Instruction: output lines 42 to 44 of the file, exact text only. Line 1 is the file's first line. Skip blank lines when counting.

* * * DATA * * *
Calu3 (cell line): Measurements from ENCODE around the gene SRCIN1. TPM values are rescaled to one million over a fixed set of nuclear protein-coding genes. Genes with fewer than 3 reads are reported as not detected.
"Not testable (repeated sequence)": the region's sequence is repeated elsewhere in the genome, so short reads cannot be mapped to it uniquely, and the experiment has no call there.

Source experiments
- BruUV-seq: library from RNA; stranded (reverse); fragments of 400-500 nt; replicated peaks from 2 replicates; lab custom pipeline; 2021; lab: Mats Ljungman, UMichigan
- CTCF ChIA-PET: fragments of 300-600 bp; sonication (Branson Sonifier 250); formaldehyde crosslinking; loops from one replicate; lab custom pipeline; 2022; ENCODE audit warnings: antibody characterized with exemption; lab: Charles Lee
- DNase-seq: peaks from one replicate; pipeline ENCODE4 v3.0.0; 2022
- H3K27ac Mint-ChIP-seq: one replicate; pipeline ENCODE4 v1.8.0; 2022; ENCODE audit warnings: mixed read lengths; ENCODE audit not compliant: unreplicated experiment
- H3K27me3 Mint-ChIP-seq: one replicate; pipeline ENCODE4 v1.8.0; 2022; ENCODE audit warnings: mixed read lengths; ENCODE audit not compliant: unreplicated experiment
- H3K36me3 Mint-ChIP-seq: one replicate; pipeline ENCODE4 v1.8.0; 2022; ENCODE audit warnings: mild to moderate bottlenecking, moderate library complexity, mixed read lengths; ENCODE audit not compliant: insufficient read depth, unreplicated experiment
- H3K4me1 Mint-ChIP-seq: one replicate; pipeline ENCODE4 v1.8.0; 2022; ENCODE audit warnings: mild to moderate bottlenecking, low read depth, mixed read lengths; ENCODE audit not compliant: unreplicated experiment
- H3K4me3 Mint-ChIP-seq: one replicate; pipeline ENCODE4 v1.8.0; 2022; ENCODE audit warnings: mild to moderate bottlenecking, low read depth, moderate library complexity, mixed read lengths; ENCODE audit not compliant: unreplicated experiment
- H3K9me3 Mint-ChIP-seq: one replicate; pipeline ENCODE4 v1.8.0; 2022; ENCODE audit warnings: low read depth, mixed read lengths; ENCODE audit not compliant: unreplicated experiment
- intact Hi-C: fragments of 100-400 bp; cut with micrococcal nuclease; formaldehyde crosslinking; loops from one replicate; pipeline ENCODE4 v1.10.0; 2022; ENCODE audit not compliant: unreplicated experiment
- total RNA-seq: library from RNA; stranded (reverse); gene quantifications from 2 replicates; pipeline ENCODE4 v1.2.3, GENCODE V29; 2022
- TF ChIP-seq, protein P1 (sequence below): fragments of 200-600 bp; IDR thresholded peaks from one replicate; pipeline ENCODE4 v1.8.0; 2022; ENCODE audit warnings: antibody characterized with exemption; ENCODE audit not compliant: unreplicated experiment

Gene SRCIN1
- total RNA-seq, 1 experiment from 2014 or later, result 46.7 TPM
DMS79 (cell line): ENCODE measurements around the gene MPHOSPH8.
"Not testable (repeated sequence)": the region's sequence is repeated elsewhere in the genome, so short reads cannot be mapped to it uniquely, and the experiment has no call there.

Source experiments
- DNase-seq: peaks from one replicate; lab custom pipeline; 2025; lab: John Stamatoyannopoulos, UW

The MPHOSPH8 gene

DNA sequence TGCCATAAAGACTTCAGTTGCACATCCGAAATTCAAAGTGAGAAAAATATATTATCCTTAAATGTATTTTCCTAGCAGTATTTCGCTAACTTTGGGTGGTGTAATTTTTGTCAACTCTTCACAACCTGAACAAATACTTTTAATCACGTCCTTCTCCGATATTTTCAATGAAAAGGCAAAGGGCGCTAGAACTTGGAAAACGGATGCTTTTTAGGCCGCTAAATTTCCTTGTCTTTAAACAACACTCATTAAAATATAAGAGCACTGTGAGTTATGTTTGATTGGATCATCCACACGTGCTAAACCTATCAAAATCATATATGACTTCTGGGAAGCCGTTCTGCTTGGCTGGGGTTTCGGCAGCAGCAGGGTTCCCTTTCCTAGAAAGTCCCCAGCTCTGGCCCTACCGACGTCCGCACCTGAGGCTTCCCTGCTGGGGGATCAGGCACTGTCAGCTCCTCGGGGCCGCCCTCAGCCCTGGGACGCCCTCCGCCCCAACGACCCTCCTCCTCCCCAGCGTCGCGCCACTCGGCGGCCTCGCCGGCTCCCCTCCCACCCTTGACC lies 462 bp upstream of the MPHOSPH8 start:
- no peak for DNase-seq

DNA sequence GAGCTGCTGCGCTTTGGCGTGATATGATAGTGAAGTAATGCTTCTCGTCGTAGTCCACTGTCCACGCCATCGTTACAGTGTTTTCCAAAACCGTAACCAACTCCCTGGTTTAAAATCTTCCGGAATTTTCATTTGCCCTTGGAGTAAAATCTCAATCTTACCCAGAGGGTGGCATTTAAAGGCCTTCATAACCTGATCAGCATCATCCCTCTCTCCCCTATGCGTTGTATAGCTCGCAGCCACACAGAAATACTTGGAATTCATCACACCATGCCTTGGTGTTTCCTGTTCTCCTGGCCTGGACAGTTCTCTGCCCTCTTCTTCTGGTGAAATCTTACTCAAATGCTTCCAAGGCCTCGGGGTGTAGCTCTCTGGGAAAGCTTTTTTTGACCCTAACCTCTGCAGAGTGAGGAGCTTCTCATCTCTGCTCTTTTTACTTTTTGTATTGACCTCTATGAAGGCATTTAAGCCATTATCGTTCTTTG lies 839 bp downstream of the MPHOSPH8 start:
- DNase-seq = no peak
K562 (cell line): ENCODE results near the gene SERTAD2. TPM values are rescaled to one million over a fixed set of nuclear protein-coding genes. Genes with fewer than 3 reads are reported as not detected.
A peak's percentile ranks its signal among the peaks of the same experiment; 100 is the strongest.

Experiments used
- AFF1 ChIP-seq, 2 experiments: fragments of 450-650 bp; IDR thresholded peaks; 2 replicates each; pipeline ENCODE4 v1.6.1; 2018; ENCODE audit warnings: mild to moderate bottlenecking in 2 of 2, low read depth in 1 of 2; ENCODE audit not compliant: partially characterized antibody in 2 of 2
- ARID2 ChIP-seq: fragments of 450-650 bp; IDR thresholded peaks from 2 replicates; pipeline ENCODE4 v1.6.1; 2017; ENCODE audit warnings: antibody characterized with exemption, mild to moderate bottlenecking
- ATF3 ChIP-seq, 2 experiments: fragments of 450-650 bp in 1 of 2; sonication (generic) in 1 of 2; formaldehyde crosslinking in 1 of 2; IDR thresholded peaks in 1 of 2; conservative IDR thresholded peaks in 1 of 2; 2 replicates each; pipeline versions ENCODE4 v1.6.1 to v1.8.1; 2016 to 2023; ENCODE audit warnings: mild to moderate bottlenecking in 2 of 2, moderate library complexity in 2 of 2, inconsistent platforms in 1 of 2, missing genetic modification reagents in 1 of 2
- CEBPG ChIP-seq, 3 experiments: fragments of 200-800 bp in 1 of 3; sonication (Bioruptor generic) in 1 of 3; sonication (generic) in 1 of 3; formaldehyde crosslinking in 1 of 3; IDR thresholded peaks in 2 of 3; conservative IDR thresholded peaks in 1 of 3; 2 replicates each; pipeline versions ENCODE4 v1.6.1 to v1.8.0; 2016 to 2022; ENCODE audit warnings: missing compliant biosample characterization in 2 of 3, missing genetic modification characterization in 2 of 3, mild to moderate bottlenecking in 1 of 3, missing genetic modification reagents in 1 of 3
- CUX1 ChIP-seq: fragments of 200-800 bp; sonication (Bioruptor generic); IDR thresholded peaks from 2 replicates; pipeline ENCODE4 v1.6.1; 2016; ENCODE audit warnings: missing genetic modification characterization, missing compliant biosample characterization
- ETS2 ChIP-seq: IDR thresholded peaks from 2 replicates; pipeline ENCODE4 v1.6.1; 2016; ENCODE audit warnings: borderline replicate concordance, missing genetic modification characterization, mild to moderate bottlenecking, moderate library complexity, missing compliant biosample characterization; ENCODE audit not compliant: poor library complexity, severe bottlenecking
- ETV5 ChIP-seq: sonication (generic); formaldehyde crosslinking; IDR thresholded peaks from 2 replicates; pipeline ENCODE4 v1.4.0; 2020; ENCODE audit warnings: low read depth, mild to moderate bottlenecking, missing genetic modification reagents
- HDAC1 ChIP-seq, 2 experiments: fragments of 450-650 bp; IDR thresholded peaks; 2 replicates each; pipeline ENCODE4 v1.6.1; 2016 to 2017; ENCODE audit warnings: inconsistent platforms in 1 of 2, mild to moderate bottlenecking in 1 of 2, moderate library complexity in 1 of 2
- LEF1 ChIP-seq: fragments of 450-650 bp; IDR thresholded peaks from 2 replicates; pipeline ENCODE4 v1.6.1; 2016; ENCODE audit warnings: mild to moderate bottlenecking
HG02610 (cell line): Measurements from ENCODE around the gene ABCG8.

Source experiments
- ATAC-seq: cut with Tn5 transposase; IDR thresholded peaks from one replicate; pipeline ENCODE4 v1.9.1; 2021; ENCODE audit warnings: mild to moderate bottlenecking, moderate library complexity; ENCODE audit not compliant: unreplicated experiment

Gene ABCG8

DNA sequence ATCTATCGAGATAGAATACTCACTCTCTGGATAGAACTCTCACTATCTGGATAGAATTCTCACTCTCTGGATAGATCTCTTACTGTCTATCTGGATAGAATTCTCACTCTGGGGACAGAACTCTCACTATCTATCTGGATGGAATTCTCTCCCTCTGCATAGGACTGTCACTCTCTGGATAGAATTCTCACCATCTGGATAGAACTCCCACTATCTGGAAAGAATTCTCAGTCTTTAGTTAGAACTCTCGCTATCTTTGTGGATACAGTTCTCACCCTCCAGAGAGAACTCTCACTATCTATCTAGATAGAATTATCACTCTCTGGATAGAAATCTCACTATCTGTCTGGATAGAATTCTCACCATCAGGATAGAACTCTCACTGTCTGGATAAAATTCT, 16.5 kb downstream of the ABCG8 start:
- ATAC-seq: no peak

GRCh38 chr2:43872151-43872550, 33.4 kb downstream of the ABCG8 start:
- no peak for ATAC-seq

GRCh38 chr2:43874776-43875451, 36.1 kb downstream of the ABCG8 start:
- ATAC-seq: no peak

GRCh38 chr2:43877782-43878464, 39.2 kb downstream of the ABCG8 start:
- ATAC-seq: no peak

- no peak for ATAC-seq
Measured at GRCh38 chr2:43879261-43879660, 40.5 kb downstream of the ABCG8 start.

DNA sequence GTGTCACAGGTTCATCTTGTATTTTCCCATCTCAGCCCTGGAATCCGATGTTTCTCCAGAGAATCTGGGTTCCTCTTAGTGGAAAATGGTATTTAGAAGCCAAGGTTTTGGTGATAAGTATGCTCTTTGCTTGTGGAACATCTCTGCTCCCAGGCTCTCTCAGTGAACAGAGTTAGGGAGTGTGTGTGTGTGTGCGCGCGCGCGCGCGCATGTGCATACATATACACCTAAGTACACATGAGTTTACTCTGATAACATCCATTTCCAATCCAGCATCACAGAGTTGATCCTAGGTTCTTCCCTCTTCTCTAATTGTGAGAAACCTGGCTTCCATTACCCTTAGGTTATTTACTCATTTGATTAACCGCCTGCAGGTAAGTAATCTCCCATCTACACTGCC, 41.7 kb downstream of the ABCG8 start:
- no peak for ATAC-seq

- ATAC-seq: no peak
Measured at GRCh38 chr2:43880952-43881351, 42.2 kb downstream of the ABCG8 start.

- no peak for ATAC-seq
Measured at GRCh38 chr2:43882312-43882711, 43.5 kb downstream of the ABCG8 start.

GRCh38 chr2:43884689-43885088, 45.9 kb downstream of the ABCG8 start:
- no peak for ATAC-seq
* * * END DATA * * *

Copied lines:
Gene ABCG8

DNA sequence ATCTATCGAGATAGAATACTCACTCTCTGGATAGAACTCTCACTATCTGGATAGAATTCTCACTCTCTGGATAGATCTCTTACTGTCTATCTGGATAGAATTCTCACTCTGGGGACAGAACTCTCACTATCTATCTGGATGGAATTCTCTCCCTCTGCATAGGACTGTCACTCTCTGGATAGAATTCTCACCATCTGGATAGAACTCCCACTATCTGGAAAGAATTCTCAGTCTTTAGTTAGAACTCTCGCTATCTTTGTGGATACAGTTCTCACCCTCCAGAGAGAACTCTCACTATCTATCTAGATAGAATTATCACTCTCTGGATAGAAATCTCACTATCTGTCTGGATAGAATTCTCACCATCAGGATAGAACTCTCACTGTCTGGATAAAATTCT, 16.5 kb downstream of the ABCG8 start:
- ATAC-seq: no peak